Lack of games. Now, this really isn't a cost or a problem. They actually have a lot of games. I'm surprised they got the titles and publishers they did quite frankly. But I want my niche PC games and other AAA titles and even MMO's (yes MMO's can run on anemic hardware but I want max settings at 1080p because most MMO's look like shit even at max settings--at low, my god ugh). As I wrote earlier, Arma 2 (or Red Orchestra 2 or BF3) is fucking awesome. but i can't play SP or MP. Imagine playing Arma 2 with 1000 unit battles on a freaking netbook. Drool. And since you only have one point of entry, MP for arma could be unified. Right now to get to know people to play on a private server or clan is something I just don't have the time or patience for. I want console like experience which onlive could do for PC games (and also give me those niche games that consoles can't provide). I want it to be like BF3 for the ps3: Select a map and match type, join. Done.

I sincerely hope not (4, Interesting)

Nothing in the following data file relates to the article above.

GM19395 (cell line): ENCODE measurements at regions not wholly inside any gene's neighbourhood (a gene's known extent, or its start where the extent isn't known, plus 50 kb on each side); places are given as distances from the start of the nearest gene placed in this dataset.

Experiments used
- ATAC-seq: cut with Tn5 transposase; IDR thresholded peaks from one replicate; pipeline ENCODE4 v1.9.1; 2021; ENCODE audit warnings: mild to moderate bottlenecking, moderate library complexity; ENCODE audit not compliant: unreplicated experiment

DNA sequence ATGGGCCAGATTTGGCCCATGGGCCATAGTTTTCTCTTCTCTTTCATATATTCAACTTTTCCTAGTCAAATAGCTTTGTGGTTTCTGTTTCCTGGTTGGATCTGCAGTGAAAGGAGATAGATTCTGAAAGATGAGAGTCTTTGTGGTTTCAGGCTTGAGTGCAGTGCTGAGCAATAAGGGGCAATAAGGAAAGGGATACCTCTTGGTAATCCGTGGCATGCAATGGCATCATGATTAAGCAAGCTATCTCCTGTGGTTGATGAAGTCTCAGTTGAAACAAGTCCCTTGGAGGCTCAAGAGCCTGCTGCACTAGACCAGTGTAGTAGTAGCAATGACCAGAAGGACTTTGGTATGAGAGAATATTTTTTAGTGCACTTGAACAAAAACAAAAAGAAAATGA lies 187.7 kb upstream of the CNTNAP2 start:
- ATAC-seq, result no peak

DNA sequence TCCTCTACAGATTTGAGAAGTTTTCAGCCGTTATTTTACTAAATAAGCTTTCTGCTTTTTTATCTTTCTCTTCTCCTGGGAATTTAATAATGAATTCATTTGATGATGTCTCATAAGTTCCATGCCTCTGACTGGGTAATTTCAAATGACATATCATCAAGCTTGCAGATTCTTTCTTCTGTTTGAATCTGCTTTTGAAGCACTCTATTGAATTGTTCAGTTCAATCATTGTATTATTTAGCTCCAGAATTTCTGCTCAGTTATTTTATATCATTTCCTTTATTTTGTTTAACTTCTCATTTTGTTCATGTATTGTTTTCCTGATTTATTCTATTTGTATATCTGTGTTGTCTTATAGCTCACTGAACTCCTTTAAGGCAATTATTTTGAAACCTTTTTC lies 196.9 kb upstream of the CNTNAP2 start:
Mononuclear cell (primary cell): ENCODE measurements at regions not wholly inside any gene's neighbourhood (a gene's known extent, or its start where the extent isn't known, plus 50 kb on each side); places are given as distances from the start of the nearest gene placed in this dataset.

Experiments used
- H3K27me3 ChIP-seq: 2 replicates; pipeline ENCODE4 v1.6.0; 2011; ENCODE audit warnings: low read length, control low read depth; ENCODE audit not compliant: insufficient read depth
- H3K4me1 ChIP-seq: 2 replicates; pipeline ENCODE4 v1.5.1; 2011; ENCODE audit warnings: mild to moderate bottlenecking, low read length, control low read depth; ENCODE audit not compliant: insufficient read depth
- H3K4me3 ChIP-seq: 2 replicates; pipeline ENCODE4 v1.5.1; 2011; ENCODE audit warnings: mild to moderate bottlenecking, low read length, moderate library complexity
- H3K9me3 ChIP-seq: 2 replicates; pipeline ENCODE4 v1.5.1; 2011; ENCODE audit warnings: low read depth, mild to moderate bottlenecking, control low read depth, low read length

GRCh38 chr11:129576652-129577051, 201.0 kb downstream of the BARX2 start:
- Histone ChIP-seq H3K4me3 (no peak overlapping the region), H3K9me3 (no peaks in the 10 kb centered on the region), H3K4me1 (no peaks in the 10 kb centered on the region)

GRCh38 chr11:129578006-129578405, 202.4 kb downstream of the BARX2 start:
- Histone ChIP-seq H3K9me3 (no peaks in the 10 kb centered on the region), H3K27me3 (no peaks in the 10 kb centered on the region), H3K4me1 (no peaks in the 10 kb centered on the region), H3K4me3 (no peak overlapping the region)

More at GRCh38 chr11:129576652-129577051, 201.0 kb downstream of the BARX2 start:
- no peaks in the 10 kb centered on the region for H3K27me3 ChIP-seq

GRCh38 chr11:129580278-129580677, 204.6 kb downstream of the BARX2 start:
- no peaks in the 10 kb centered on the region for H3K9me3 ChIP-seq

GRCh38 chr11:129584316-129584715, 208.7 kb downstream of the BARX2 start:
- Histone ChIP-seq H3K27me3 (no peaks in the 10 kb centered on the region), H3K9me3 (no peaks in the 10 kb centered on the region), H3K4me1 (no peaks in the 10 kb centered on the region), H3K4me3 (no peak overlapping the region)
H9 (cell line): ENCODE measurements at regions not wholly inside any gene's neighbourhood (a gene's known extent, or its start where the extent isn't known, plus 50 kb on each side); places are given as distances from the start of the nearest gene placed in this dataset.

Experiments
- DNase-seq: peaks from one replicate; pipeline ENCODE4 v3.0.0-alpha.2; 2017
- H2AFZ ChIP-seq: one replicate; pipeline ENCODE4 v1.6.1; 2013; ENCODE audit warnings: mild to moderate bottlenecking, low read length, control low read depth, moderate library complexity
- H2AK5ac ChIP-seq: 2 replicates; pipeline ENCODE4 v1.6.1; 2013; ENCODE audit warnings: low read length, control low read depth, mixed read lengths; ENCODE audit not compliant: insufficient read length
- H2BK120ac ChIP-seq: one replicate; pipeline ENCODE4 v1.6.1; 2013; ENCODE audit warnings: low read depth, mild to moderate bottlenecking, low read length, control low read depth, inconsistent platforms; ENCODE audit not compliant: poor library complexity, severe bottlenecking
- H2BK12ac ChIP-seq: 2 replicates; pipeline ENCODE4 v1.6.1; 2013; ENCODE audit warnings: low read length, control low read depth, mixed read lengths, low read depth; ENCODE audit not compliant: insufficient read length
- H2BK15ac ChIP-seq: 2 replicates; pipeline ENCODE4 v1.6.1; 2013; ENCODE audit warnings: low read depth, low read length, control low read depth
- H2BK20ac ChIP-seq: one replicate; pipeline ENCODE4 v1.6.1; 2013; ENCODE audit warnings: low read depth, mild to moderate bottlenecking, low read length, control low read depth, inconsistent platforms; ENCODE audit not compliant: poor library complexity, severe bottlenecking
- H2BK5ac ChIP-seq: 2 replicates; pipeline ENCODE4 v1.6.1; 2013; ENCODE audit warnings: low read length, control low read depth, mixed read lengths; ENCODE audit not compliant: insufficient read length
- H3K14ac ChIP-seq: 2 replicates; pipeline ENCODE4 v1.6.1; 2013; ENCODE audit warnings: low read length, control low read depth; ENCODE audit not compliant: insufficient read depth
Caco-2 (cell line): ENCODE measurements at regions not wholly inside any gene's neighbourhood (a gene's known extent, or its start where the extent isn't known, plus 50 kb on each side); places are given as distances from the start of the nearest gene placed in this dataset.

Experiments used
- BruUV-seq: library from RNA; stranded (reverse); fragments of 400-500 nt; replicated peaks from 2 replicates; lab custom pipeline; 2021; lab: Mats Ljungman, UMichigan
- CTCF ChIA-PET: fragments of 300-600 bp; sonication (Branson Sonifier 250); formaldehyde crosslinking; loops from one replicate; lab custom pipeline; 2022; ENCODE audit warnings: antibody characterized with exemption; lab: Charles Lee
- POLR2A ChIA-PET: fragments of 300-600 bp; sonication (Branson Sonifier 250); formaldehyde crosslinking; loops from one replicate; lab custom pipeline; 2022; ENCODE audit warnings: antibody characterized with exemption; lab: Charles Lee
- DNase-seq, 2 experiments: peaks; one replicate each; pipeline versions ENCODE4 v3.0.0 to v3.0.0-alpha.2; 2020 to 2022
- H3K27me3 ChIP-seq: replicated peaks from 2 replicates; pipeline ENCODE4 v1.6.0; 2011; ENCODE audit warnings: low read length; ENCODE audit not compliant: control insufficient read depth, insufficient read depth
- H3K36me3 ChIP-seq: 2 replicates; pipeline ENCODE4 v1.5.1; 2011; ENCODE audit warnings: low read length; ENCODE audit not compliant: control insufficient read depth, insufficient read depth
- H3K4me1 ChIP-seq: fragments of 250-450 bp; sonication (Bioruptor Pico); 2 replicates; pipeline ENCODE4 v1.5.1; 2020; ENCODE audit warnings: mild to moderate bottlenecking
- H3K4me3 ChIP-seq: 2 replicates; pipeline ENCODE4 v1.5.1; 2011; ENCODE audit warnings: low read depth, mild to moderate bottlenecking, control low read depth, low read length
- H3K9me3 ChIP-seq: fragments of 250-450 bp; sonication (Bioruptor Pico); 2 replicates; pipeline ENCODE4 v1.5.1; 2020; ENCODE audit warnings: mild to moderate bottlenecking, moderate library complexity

Nemyst (1383049) | more than 2 years ago | (#40012469)

Movies are not games. With movies, you often tend to watch once in a few hours and then not touch again, so services like Netflix are much more efficient. You also don't need powerful hardware to run movies in real time or stream them.

Games need hardware, they need good latency, but most of all games are fundamentally different from movies. You're interacting with the game, often for extremely long stretches of time. I can't seriously think for a second that services like Gaikai or OnLive would be cheaper than buying the game straight away, unless you're uncertain you'll be playing much. I can see them being good demo-like services, but not full-blown gaming services.